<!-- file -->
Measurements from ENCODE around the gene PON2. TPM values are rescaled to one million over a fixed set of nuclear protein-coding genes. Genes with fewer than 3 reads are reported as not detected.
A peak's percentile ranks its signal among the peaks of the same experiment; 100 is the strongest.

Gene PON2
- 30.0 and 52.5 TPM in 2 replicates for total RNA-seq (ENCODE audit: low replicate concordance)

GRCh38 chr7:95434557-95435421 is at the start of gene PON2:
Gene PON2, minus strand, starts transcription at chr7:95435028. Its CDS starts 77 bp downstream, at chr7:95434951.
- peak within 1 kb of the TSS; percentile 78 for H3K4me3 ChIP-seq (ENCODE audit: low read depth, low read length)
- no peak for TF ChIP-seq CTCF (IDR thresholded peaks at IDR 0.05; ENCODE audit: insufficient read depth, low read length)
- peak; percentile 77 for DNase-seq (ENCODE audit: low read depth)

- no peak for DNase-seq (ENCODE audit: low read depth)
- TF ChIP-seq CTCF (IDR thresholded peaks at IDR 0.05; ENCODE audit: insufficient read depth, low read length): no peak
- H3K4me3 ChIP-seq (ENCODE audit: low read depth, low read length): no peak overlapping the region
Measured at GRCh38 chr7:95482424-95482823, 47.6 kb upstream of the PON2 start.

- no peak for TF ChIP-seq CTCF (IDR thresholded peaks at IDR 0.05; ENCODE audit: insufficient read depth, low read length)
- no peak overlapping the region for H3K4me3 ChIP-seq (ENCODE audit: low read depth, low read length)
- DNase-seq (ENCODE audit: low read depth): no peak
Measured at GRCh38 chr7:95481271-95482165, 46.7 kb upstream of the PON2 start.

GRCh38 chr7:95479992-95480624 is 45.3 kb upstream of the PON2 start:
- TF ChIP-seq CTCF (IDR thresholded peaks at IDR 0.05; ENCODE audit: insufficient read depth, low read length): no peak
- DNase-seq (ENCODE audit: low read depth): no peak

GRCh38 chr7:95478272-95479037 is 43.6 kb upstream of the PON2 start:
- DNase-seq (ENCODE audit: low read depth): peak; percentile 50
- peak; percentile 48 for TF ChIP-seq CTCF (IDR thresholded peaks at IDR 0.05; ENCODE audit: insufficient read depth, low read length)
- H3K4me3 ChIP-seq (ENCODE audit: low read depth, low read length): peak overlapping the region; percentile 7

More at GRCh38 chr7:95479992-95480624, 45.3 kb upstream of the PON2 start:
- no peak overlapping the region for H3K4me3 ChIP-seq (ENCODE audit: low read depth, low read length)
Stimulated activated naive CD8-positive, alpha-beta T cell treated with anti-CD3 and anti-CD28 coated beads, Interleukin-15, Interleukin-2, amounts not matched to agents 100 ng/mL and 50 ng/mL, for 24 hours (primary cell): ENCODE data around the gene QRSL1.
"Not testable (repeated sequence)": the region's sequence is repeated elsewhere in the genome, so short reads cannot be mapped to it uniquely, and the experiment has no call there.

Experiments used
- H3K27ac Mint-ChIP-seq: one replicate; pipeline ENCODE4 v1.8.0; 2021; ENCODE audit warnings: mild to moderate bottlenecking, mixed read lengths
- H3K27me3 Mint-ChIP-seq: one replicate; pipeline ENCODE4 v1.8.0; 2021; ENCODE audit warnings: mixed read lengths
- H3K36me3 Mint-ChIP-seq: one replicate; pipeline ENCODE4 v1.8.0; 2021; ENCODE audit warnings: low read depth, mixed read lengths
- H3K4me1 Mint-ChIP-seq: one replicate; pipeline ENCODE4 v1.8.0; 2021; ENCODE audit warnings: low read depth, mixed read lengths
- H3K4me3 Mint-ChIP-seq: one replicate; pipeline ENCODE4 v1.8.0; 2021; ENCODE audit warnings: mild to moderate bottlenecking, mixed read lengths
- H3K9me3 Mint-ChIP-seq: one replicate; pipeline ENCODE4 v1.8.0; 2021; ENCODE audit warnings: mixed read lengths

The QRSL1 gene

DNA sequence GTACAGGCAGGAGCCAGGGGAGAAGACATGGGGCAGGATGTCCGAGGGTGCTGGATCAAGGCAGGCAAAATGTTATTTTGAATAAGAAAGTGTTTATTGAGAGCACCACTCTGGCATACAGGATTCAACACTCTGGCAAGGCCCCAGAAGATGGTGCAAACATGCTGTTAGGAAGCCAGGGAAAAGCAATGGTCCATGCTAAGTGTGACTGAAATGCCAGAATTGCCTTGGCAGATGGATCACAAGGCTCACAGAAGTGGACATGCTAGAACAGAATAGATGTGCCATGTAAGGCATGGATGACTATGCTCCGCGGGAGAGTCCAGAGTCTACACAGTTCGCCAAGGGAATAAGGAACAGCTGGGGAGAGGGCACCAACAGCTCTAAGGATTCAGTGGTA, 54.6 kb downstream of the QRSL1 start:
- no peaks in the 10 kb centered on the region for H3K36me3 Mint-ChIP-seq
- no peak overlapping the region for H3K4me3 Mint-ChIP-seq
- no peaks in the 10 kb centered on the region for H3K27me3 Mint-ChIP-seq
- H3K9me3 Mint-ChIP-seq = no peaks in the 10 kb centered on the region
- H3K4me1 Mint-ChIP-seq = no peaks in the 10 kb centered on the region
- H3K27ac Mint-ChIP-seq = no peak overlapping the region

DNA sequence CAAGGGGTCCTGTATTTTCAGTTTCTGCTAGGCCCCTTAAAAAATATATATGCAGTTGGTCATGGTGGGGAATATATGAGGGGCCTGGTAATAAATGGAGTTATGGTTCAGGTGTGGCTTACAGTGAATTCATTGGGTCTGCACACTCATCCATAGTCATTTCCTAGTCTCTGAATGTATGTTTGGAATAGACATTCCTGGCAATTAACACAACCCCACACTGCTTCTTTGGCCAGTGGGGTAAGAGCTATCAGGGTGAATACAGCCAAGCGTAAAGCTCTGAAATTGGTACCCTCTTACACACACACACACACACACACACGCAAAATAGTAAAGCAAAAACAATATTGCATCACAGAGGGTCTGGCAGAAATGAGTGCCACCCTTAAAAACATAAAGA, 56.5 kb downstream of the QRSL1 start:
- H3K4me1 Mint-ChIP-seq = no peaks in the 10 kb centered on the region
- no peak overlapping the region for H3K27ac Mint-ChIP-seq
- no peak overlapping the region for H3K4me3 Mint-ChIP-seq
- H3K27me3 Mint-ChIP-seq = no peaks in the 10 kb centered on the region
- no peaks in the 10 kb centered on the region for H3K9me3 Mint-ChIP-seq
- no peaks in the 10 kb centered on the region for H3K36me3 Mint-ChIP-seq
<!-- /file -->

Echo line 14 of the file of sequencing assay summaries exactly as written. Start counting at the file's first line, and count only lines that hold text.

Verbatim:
- no peak for TF ChIP-seq CTCF (IDR thresholded peaks at IDR 0.05; ENCODE audit: insufficient read depth, low read length)